Why Florida Was Most At-Risk In Obamacare Supreme Court Ruling
President Obama’s signature health law survived yet another Supreme Court examination. Florida would have been hit the hardest if the ruling went the other way.
WMFE Health Reporter Abe Aboraya spoke with Morning Edition host Nicole Creston.
NICOLE: Polling shows 72 percent of Americans knew nothing at all or only a little about King V. Burwell. So what was this case about?
ABE: Most people think of the law as health reform, but much of the law really deals with health insurance. And it tackles reform in three big ways. One, insurance companies can’t deny you coverage because you’re sick. Two, it requires most Americans to carry insurance, so it’s not only sick people getting it. And three, it provides billions in tax breaks to make that insurance affordable. This case was a technical look at how those tax breaks can be delivered in 34 states where the federal government runs health care marketplaces, or www.healthcare.gov
NICOLE: Is Florida one of those 34 states?
ABE: Indeed. And Florida has more people signed up than any other state in the country.
NICOLE: The justices ruled that subsidies can continue to flow to states like Florida. How many people does that impact?
ABE: To some degree, everyone. In Florida, 1.3 million people were in danger of losing these tax breaks for health insurance. That’s more than $389 million dollars coming into Florida every month.
NICOLE: But Abe, you said this affects everyone to some degree. What did you mean by that?
ABE: So let’s think about Jane Consumer. Jane Consumer in Florida gets $294 per month shaved off her average health insurance bill. Had the Supreme Court ruled the other way, it would have triggered what insurance people like to call the "death spiral." This is where anyone who’s young and healthy stops buying insurance because, well, it’s $300 more a month, so then there are fewer healthy people in the mix, and then everyone's insurance rate goes up. And that’s how it affects nearly everyone to some degree.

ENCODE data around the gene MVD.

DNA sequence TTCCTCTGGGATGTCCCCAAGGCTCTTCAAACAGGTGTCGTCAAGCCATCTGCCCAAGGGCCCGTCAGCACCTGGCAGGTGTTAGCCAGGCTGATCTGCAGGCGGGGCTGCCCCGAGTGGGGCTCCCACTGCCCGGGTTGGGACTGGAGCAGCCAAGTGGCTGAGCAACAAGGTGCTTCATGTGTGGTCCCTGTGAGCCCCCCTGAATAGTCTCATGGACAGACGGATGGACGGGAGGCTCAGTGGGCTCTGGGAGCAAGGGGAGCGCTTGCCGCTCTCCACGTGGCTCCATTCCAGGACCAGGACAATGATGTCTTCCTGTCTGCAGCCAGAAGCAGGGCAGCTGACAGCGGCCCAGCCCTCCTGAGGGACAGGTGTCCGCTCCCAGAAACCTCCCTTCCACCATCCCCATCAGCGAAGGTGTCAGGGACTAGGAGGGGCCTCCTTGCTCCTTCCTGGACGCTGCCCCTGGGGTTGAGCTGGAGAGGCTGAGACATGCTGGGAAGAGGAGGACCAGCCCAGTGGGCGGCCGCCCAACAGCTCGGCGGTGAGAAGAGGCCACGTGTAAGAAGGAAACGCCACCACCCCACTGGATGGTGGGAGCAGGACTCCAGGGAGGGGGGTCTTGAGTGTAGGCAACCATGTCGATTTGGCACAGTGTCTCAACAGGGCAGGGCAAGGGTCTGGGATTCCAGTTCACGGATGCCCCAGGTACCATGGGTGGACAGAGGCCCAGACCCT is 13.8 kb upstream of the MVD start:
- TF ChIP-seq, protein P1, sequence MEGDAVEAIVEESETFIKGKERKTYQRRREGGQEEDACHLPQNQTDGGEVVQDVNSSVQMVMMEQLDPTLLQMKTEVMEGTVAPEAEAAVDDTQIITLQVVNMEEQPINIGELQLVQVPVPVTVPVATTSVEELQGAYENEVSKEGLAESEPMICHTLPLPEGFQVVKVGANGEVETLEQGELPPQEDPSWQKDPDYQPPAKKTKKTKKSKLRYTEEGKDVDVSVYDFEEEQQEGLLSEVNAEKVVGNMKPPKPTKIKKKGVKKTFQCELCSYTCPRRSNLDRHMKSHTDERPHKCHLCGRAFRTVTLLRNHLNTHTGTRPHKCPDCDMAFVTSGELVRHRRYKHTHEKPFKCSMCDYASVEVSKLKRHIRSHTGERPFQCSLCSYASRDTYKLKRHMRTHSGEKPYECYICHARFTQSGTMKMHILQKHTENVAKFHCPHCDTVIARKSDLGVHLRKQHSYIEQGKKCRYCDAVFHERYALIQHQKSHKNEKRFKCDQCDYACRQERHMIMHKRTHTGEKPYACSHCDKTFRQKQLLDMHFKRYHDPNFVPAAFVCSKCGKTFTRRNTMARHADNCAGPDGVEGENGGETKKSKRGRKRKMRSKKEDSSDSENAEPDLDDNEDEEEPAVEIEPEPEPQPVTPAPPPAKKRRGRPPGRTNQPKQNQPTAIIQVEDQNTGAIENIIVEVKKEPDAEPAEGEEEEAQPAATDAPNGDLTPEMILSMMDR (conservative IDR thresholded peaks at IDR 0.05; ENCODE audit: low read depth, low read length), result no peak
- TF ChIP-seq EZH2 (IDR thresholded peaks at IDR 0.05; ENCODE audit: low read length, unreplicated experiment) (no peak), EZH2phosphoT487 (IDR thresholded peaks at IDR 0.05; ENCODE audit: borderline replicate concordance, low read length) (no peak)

NICOLE: What are Floridians saying about this decision?
ABE: There's a sense of relief. Miami resident Celia Maluf is a yoga instructor who gets those subsidies. She says having health insurance reduces her stress, that you secrete adrenaline every day when you don’t have insurance.
“The fear that was lifted today, oh my, it is delicious," Maluf said. "I want to savor the moment for quite a bit longer.”
Other people we spoke with said they got tears in their eyes when the decision came down, and that insurance has saved their family from bankruptcy. One woman in Pine Hills, her insurance premium with tax breaks was $27, and without it, it was $500.
NICOLE: How are Florida lawmakers responding to this decision?
ABE: We spoke with Republican Scott Plakon of Longwood. He says Obamacare top to bottom is fiscally irresponsible, that it steals from our children’s piggy banks to finance the health care needs of today.
“Nothing in Obamacare addresses the cost of health care," Plakon said. "There are numerous ideas that have been out there for years. I’m hoping this will spur Congress to exploring those more seriously.”
NICOLE: What if the court had gone the other way? What would have happened to the 1.3 million Floridians on the federal exchange?
ABE: There was a batter on deck to take www.HealthCare.Gov's place. Before Marco Rubio was running for president, he was speaker of Florida’s House, and he created Florida Health Choices. It’s very similar in style to www.HealthCare.Giv, except there are no tax breaks, and Senate President Andy Gardiner wanted to turn that into the state’s health exchange.
Here’s Rose Naff, CEO of Florida Health Choices.
“Certainly, the state of emergency is avoided now," Naff said. "States can continue to consider that option in a thoughtful way and no special session or grand discussion needs to take place.”
NICOLE: What are you hearing from hospitals and health care providers?
ABE: Florida Hospital told us that a million-plus Floridians continuing to have access to preventive health care keeps those minor health issues from becoming emergencies. That, they say, is good for everyone’s insurance rates. And nonprofit clinics were also fretting about a jump in the uninsured.